2 Ways to Feed your Dog a Raw Bone without the Mess

There are two different kinds of raw bones. Raw meaty bones which are supplemented for a meal, and marrow bones. Raw meaty bones tend to be softer bones, such as duck necks, many people are concerned that dogs eating bones is bad. Eating bones are okay as long as they are not boiled, or cooked. Cooked bones shatter and splinter easily and can get lodged in the digestive track. I am leery on buying certain smoked bones too, the only time I get them is from our local butcher who I know process them correctly and safely.  Because I don’t feed my clan a raw diet, I only feed them marrow bones which are a recreational treat not a meal substitute.

Can You Feed Raw Meaty Bones on a Kibble Diet

Yes and no.  If this is something you’d like to try, then I recommend feeding a bigger meal of kibble in the morning (or evening) and then feeding the raw meaty bones in the opposite meal.

The dog’s digestive system processes kibble and raw meet differently, with kibble the stomach needs to create more acid to break down all the additional fillers. Which feeding the two too close together can be taxing on their systems. It can lead to dog’s vomiting or having diarrhea this happened in Ginny a few times, however only when she got knuckle bones. Which I found out why – the knuckles are much richer due to the cartilage and fatty deposits. If I followed the alternative meal times she was completely okay with the knuckle bones. But with George it doesn’t matter he can eat kibble then straight to a bone, each dog is different but it is best to follow the guideline in case your dog is like Ginny.

How we serve raw Marrow bones to our dogs…

Blankets and Beach Towels – If i have to feed the bones inside versus outside in the grass, I lay down the dog’s blankets or towels. They both know, ‘on your blanket’ or ‘take it to the blanket’, which helps when they want to bring you their yummy prize. What helped get them to accustomed to eating on their blanket/towel is only use this towel or blanket during bone feeding time. They will soon associate it to this time and will always go to their blanket, another tip is to always lay it out in the same spot every time.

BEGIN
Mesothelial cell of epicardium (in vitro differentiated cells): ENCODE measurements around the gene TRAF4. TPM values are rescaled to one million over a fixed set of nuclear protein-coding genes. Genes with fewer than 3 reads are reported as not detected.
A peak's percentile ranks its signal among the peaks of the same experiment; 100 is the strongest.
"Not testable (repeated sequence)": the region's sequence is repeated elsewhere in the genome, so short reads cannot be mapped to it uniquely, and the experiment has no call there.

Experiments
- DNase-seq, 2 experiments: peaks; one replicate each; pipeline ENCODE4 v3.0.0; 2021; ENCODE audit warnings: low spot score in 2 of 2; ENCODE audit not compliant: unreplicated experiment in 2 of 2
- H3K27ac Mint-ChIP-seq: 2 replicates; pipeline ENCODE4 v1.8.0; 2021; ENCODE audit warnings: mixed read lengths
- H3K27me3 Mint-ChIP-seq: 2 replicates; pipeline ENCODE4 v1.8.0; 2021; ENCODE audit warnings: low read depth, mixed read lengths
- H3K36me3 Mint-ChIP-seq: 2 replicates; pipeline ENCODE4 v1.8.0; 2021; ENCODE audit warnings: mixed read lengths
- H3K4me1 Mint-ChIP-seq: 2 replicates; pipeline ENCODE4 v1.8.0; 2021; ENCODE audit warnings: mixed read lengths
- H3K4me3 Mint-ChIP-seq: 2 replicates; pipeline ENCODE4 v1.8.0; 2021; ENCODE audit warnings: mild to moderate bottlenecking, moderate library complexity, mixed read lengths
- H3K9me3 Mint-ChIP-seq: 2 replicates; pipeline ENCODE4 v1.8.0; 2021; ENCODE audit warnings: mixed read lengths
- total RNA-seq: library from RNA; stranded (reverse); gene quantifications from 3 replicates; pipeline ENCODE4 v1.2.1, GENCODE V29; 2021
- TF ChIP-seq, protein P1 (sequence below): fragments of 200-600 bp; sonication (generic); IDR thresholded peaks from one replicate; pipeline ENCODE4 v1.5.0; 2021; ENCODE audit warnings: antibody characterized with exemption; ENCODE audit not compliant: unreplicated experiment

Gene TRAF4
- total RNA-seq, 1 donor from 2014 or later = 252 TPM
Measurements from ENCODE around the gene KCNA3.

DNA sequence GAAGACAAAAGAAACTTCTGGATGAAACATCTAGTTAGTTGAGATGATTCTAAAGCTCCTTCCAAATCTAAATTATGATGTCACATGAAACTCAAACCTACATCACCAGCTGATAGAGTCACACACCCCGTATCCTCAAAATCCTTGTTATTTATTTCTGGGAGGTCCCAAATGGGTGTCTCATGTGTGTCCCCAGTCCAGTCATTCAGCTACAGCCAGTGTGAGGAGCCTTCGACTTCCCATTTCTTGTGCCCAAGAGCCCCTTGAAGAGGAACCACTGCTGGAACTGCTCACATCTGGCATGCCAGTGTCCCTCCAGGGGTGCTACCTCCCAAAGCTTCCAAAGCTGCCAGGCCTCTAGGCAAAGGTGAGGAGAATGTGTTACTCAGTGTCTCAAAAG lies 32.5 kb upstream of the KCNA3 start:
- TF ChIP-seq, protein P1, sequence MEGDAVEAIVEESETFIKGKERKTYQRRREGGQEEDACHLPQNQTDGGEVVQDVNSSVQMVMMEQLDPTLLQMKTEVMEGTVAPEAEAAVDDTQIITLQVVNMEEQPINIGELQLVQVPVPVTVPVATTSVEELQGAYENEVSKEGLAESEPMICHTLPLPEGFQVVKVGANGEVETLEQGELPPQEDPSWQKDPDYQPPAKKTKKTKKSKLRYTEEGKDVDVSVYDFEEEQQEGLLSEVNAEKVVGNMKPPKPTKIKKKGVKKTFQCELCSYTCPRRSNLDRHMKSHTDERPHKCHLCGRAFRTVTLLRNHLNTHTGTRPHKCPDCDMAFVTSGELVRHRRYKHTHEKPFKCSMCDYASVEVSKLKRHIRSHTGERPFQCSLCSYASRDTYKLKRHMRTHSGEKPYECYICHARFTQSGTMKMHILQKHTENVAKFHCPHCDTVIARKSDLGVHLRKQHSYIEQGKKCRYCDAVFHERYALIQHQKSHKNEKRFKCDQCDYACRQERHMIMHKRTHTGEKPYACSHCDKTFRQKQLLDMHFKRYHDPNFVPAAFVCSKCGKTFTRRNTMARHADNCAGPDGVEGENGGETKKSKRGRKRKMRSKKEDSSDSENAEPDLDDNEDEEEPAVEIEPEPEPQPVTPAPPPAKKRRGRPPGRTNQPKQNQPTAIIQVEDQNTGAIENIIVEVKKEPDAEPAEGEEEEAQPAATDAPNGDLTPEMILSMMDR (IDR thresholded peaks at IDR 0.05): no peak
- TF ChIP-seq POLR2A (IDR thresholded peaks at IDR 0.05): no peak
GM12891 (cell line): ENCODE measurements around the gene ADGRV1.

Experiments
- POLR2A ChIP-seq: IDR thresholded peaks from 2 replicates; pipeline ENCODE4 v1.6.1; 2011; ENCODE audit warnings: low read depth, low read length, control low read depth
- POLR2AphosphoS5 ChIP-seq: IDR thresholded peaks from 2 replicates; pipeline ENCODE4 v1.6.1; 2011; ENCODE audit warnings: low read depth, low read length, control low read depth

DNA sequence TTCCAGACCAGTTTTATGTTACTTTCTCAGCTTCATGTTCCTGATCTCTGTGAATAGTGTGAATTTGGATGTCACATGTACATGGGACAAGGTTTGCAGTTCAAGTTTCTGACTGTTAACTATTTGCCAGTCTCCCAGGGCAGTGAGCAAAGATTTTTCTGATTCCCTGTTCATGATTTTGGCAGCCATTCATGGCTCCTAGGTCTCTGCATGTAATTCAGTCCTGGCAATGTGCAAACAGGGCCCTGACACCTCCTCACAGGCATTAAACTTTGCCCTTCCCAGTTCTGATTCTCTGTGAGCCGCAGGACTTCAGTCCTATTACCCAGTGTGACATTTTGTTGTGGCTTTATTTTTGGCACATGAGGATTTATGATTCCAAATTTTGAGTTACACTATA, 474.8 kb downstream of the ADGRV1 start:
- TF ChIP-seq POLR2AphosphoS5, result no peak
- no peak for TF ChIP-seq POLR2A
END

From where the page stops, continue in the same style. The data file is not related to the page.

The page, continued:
Feed Outside – The most ideal situation to feeding them their bones is on a nice dry day. I lay both their bones outside and sit out there with them enjoying the sunshine catching up on social media. Having them eat them outside leads to know bloodied messes and no slimey drooly messes too, it is a win win situation.

What About Marrow Bones?

Marrow bones are not raw meaty bones, they’re recreational bones.  Many raw and kibble feeders give their dogs raw marrow bones, but there are some risks.  Here are a few guidelines I’ve learned about feeding dogs marrow bones:

  • don’t boil the bone – cooking/heat hardens the bones and causes a risk of tooth breakage and/or ruptured intestines.
  • always feed under supervision – if you notice your dog trying to chew up the marrow bones, take it away.  Although it’s raw, there is still a risk of tooth breakage or bone splintering. Our dogs chew the meat off the outside (great for flossing) and then chew/lick the marrow out (lots of nutrients).  When they start eating the bone, I trade them for a treat and toss the bones.
  • don’t let the bones sit out – I’ve been told that bones harden over time, becoming a risk to teeth.  I don’t know how true this is, but I’ve heard it from several people so why take a risk?  The cost of tooth repair is high; replacing a used marrow bone is affordable.


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